Nisarg Upadhyay
Screenshot of email

T-SQL scripts to update statistics based on the row modification

December 24, 2020 by

In this article, we are going to learn how we can develop a T-SQL script to update statistics of tables based on the row modification. It is always a challenging task to perform maintenance on a table that has billions of rows. During the early years of my professional career, I was assigned a project and one of our clients had performance issues. The initial analysis showed that due to frequent data modifications, a specific table’s statistics become outdated.

We already set up a weekly statistics maintenance job. Still, it was not sufficient as the data modification was frequent, so we decided to run statistics maintenance daily. The best way to achieve that was to update the tables’ statistics based on the row modification counter. First, let us understand how the row modification counter works.

The row modification counter tracks the number of updates and deletes that occurred on a table. When we update or delete a record from the table, the counter updates its values with the number of rows affected by the query. Let me explain this with a small example. I have created a table named employees in AdventureWorks2017 and insert some records in it by executing the following query:

Run the following query to get the value of the row modification counter.

T-SQL Query to get row modification counter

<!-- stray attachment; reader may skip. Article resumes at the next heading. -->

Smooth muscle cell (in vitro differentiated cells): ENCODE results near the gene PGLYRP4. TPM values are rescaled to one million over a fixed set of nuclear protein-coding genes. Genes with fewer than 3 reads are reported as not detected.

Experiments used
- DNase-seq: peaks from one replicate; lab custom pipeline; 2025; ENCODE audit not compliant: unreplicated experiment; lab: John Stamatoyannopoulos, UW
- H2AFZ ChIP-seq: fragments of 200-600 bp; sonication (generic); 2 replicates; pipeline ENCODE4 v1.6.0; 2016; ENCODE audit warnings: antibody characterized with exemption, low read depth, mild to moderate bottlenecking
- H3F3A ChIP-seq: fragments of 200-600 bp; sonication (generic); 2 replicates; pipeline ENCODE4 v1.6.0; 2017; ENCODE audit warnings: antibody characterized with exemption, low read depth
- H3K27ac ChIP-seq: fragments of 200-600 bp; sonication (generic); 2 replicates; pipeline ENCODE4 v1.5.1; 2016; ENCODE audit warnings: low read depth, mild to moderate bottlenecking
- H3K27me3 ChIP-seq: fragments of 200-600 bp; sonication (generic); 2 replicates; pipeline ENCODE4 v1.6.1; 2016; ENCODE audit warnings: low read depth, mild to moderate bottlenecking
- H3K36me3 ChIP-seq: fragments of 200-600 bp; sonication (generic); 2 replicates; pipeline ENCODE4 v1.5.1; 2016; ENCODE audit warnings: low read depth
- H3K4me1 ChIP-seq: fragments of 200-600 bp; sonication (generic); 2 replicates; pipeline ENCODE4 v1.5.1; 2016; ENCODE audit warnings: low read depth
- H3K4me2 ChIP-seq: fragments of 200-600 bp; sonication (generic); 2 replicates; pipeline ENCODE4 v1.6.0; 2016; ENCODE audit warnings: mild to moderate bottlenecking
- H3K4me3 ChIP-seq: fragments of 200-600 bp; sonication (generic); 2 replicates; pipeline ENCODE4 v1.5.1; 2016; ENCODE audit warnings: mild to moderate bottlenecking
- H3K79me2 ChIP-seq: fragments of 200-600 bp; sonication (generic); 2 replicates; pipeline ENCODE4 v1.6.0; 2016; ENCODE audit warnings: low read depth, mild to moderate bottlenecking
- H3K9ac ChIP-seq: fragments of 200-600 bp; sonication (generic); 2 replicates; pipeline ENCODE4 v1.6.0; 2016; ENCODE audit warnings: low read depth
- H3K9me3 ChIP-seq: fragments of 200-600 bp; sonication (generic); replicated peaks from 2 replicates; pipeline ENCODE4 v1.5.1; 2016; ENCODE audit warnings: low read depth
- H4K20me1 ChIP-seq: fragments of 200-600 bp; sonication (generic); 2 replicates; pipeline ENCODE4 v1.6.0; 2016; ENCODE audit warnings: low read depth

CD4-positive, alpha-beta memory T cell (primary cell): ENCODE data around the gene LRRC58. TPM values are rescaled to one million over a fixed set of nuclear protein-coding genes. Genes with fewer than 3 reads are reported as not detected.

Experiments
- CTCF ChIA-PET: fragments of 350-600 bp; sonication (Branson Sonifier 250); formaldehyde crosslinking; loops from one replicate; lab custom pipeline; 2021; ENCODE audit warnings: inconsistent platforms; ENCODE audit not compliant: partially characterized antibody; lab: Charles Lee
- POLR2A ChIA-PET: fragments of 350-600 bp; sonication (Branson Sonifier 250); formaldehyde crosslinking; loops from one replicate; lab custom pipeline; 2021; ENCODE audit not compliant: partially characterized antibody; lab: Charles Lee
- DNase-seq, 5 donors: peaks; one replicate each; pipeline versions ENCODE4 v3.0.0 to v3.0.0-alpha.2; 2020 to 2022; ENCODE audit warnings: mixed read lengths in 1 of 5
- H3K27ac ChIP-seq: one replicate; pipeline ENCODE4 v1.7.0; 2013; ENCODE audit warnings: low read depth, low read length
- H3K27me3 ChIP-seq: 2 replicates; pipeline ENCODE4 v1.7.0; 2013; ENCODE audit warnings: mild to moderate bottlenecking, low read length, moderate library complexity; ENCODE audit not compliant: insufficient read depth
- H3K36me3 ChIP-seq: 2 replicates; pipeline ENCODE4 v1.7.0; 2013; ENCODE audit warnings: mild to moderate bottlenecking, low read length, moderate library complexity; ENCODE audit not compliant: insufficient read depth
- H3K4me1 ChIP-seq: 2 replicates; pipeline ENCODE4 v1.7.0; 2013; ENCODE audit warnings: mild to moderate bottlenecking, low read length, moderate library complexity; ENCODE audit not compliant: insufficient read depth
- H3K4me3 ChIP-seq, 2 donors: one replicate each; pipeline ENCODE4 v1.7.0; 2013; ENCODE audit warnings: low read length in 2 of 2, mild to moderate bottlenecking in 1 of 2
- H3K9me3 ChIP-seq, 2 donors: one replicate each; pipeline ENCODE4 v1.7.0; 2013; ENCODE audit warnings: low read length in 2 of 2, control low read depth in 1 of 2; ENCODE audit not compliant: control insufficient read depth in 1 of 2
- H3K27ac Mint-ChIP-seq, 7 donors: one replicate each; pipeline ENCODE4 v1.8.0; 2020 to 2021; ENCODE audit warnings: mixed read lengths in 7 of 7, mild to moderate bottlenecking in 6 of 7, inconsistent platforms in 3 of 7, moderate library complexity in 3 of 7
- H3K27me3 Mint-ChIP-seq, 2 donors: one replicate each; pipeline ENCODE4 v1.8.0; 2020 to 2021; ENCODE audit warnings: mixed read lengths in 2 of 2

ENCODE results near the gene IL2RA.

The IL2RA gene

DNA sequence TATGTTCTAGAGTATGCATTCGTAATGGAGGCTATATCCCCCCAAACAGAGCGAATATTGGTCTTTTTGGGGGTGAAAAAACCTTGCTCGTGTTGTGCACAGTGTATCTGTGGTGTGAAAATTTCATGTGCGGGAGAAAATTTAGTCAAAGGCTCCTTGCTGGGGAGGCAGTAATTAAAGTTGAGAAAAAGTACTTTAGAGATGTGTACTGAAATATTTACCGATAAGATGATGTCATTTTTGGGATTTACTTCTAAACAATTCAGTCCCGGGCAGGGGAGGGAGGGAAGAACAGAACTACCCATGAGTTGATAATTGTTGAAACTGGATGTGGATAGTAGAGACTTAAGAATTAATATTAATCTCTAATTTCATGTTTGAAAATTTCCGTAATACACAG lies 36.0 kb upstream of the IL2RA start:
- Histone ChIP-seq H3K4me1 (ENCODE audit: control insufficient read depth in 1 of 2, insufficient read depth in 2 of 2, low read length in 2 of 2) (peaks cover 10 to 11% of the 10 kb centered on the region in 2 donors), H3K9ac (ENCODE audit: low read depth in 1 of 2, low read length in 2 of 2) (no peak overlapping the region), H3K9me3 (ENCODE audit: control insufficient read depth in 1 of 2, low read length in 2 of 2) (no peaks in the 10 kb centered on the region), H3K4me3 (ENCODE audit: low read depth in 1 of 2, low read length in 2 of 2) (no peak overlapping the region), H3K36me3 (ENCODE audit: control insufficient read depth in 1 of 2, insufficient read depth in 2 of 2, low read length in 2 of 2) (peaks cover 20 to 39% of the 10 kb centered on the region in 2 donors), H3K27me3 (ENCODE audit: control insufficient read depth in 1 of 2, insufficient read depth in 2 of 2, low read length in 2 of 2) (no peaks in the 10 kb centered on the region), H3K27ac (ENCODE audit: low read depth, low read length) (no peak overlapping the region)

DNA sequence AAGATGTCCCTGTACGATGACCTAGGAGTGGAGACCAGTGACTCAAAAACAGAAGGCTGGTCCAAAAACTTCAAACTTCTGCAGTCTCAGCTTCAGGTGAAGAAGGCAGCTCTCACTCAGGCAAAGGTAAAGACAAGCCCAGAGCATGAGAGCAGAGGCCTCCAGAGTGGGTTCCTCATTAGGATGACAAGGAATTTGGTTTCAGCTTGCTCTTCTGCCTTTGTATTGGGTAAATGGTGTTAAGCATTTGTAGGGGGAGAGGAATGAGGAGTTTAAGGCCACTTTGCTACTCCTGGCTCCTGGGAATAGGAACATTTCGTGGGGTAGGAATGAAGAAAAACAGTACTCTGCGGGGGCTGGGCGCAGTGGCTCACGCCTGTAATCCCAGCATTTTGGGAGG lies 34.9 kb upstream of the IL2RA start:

Let us update some records by executing the following query:

Execute the below query to get row modification counter

Row modifications

As you can see, a new statistic _WA_Sys_00000006_06ED0088 has been created on the employees table, and the row modification counter for _WA_Sys_00000006_06ED0088 statistics has been changed. Let’s run the delete query and verify the row modification counter.

T-SQL Delete query

In the T-SQL script, we will use the following DMV and DMF.

  1. sys.sysindexes: This DMV is used to get the number of modifications (UPDATE/DELETE) that occurred on a table
  2. sys.objects: This DMV is used to get the table name
  3. sys.schema: This DMV is used to get the schema name
  4. sys.dm_db_stats_properties: This DMF is used to get the last statistics update date

The query populates the table name, schema name, modified rows, and last statistics update date.

T-SQL Query to get data change

Now, let us understand the stored procedure for statistics maintenance.

Section 1: Create temp table and declare required variables

In the first section, the script creates two temp tables.

  1. #Databases: This temp table holds the list of the databases you want to perform statistics maintenance
  2. #TablesUpdated: This temp table holds the list of the tables whose statistics should be updated
  3. ##StatisticsReport: This temp table holds the list of the tables whose statistics should be updated. The purpose of the report is to email the details of the tables with row changes

We have declared the following variable:

  • @SQLQuery: This variable holds a dynamic SQL query which iterates through all the databases stored in the #Database table and inserts the list of the tables that are updated by UPDATE or DELETE statements and insert them in a temp table named #TablesUpdated

Following is the T-SQL script:

Section 2: Crete dynamic SQL Query to identify the tables